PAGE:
Why the 60th Anniversary of Lorraine Hansberry's 'A Raisin in the Sun' Resonates for Me in a Personal Way
Today marks the 60th anniversary of the Broadway premiere of Lorraine Hansberry's "A Raisin in the Sun." A major American classic by any standard, it is also the first Broadway-produced play by an African-American woman. It's a milestone that remains as relevant on March 11, 2019 as it was in 1959.
Several years ago, a Seattle newspaper asked me to review a staging at Seattle Rep, one of the finest regional theaters in the country. A lifelong theater buff, I was thrilled when the editor promised free tickets and a stipend in exchange for my opinion.
Whenever anyone remounts a beloved classic of film or stage, you hope they won't ruin it. So it was with a mixture of anticipation and dread that I made my way to Seattle Center for the opening. But I needn't have worried. As you might expect from a Tony-winning outfit like Seattle Rep, the production was excellent. Although I hadn't seen the play for quite a while, its impact remained undeniable. The play resonates for anyone with a human heart, but it's especially meaningful to African Americans because it takes a hard look at a family divided by conflicting dreams and the internal and external pressures that challenge and shape the black experience to this very day.
But Hansberry's play also has a special place in my personal memory because my brother, Kurt Hill, performed the role of Walter Lee Younger (the Sidney Poitier character) when my alma mater, Drexel Catholic High School, produced the play during the heyday of the Civil Rights Movement, about a year before the Voting Rights Act became law.
Four Must-Read Reveals on the Shocking Rise of Voter Suppression - And a Six-Point Checklist for Dealing with It
When Jimmy Carter called on Georgia’s GOP Gubernatorial candidate (Brian Kemp) to resign his position as Secretary of State in light of numerous voter-suppression complaints, you didn’t really think that would happen, did you? (Read the full text of Carter's letter.)
But at least President Carter focused much-needed attention on Georgia’s voter-suppression issue. When I saw him trending on Twitter one week before the election, I also noticed that the Megyn Kelly blackface story had waned considerably (down to just 30 tweets per hour).
I’m glad Carter managed to push Kelly to the back pages where she belongs. As Toni Morrison has pointed out, racism is a distraction. Voter suppression, on the other hand, though racially driven, is a form of oppression. It’s a blatant attempt to keep minorities from casting ballots. What follows is fact-based information on the shocking extent of the issue and how to deal with it if you encounter it on Election Day.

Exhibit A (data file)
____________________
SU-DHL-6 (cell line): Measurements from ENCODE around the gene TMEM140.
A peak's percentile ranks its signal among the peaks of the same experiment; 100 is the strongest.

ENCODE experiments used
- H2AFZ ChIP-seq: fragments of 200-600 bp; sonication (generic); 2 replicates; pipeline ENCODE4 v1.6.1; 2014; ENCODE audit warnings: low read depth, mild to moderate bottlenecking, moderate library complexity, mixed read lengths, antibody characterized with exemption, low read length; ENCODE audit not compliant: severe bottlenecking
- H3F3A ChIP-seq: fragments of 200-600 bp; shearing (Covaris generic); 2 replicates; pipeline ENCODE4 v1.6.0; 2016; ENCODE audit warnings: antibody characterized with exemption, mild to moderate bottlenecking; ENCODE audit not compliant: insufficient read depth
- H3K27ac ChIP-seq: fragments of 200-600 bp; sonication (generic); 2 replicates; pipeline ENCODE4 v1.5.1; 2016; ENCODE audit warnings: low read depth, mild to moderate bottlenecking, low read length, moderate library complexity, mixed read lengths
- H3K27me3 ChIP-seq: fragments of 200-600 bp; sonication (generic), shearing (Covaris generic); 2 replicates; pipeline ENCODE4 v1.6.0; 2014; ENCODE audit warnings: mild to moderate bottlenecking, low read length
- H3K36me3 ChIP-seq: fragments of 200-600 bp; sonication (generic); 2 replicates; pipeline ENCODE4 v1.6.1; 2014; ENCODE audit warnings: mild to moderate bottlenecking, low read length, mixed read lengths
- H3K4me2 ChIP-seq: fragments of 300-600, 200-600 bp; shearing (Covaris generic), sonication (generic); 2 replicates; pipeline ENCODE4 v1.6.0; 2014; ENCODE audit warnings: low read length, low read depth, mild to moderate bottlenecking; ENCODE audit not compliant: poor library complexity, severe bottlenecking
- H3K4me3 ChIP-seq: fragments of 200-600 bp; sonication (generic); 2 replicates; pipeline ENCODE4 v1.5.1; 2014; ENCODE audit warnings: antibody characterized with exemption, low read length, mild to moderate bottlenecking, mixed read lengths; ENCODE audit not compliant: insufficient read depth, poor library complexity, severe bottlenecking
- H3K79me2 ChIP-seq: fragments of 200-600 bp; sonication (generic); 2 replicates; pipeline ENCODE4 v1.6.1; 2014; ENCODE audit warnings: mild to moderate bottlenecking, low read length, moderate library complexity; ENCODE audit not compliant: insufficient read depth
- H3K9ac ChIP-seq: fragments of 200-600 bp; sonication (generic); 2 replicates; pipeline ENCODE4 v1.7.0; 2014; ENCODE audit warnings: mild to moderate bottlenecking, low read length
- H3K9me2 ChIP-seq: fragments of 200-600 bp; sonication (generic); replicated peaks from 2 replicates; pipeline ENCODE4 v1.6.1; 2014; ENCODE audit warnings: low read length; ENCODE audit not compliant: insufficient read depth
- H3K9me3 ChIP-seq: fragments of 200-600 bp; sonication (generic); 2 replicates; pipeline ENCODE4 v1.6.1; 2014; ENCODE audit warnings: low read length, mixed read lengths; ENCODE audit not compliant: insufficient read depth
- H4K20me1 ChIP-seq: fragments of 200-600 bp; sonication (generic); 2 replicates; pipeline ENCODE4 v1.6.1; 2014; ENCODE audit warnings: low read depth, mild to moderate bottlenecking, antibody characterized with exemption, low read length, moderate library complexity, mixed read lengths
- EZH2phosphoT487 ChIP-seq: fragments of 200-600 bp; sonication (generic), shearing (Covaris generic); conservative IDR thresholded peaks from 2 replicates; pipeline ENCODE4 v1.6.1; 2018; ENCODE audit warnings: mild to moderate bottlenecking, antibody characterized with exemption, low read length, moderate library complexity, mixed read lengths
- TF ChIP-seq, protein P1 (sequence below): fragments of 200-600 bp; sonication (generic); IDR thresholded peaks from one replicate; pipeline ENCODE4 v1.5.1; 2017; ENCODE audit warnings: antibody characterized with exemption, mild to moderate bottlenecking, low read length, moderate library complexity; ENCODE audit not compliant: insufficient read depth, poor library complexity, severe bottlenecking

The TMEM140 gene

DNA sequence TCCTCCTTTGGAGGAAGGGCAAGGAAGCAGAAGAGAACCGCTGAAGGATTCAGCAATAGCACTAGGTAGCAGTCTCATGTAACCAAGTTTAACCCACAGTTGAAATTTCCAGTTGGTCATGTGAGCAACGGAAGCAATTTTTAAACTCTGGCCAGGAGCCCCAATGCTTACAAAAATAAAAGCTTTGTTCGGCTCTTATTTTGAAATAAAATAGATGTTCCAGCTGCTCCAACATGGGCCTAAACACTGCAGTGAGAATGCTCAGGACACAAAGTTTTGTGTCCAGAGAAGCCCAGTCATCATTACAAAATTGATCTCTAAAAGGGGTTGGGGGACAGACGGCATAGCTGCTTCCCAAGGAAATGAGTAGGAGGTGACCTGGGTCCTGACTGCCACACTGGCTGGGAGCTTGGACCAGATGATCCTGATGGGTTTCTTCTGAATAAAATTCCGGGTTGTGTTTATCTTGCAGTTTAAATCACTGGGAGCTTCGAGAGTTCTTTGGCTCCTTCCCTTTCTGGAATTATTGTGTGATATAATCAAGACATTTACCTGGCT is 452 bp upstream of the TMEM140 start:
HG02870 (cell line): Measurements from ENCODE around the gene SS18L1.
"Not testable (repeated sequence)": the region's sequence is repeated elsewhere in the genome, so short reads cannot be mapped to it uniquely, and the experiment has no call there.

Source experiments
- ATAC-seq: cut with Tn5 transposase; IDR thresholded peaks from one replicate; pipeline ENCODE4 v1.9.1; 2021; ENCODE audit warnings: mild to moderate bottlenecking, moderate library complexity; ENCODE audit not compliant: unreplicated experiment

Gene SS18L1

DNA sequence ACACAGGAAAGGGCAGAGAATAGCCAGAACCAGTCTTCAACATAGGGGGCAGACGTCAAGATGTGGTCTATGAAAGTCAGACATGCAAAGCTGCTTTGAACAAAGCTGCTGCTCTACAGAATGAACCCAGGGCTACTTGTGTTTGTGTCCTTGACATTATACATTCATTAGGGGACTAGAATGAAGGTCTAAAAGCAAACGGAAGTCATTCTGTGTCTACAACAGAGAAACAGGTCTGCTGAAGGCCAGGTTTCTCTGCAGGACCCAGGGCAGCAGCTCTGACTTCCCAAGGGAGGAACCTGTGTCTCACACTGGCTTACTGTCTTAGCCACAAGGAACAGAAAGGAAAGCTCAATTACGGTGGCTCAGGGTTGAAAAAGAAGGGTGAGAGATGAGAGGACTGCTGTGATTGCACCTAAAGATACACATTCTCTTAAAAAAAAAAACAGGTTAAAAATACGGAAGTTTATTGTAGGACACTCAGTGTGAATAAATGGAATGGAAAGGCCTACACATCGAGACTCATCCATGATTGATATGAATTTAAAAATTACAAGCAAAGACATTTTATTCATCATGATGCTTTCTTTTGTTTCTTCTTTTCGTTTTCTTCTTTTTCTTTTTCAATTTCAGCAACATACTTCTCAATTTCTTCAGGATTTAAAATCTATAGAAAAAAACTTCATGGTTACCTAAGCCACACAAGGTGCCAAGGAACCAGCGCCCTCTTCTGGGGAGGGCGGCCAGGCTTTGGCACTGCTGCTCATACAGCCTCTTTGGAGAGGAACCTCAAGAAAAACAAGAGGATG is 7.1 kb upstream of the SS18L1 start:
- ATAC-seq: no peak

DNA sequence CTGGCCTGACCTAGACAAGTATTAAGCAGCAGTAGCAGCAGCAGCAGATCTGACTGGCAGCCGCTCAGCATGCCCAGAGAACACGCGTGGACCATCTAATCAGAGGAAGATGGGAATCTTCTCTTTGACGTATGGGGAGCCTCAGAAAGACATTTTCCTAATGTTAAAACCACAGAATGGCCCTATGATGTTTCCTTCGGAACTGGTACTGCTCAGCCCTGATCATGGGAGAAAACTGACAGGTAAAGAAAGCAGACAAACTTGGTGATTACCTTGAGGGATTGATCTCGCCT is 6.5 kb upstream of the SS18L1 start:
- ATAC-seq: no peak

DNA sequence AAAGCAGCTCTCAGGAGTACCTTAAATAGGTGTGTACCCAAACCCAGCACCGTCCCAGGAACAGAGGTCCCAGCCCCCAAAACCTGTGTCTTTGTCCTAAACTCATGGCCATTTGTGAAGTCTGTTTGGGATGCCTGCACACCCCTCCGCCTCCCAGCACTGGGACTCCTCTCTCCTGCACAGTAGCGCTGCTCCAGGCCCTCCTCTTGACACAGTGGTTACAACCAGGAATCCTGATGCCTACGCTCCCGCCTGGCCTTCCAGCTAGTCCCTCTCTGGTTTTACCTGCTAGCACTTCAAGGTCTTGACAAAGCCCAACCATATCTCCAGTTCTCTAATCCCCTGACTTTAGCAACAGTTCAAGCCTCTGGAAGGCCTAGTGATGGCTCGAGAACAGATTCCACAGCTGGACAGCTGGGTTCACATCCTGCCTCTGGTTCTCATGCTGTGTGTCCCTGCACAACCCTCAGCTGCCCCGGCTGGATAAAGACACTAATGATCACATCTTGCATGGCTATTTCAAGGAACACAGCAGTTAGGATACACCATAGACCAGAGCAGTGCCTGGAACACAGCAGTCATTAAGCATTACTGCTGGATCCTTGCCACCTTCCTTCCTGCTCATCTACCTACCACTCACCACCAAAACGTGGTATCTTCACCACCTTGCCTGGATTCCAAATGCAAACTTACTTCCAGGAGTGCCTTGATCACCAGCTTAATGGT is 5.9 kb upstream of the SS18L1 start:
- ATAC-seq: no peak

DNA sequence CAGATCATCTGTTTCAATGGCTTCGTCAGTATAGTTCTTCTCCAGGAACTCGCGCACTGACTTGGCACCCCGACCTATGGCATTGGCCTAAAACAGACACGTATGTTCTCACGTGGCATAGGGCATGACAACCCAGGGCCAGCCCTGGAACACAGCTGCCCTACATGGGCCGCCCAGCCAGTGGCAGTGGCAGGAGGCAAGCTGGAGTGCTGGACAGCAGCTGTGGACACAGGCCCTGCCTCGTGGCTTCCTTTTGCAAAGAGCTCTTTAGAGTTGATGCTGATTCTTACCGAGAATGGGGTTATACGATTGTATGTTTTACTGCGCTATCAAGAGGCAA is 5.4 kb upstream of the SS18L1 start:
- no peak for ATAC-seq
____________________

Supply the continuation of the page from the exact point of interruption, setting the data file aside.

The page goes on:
1) Voter Suppression Tactics in the Age of Trump
According to the Brennan Center for Justice, ninety-nine bills designed to diminish voter access were introduced last year in thirty-one state legislatures. Many of the recent Republican-led efforts stem from the Supreme Court’s 2013 decision in Shelby v. Holder. In an opinion that eviscerated the Voting Rights Act of 1965, Chief Justice John Roberts wrote that discrimination still exists, but not sufficiently to warrant the “extraordinary” remediation measures that the act imposed on the states of the former Confederacy. (More via The New Yorker)
“Oh my God, I think I might have bought drugs from this guy back in high school."
“But you just told the court you don’t know him,” a woman sitting next to me says.
“I didn’t remember it at the time. But yeah, I used to sell drugs when I was in high school. My boyfriend and I used to go to that very apartment building to get ours, and I’m thinking, yeah, I’ve probably bought from this guy before. He does look kind of familiar.”
We are on a jury panel. Going through the process known as “voir dire.” The guy she’s talking about is the defendant in a drug-trafficking case. Cocaine and marijuana. Five or six other charges too, all drug related. Did the judge also mention something about carrying a weapon? I think so.
It should probably not matter that it’s a young white woman privately confessing to those around her that she bought and sold drugs back in high school, which by the look of her could only have been three or four years ago. But in this instance her race matters a great deal.
A Coincidence of Strange: Is There Synchronicity in the Recent Alignment of Luther Strange, Doctor Strange, Dr. Strangelove & Taking a Knee?
Synchronicity is the word Carl Jung coined to describe meaningful coincidence. In his lexicon, coincidence was meaningful when contents from your unconscious mind (dreams) lined up in an unmissable and non-causal way with events in your waking life. Bottom line: When this happens, you should pay attention. The Universe may be trying to tell you something.
Perhaps you already know that a new edition of Lawrence Otis Graham’s provocative 2009 bestseller, Our Kind of People, was published not too long ago. The book deals with class distinctions among African-Americans and the issue of “passing for white.” I learned about the updated edition from my daily Delancey Place newsletter, but I remember the original book well. It resonated with me. And still does. Not only because I grew up hearing the term passant blanc (passing for white, passer pour le blanc) from my New Orleans relatives, but also because I lived in Atlanta when segregation obscured the fact that black communities were often divided along class lines.
I like big books, and I cannot lie. My background includes talk radio, newspapers and TV news. I've hosted a morning-drive classical music program on the California coast and published nationally in Reader's Digest, the Christian Science Monitor, and Playboy. I've won awards for my journalism and my fiction. One of my essays even made it into an anthology for college English courses. For real? Yes, for real.
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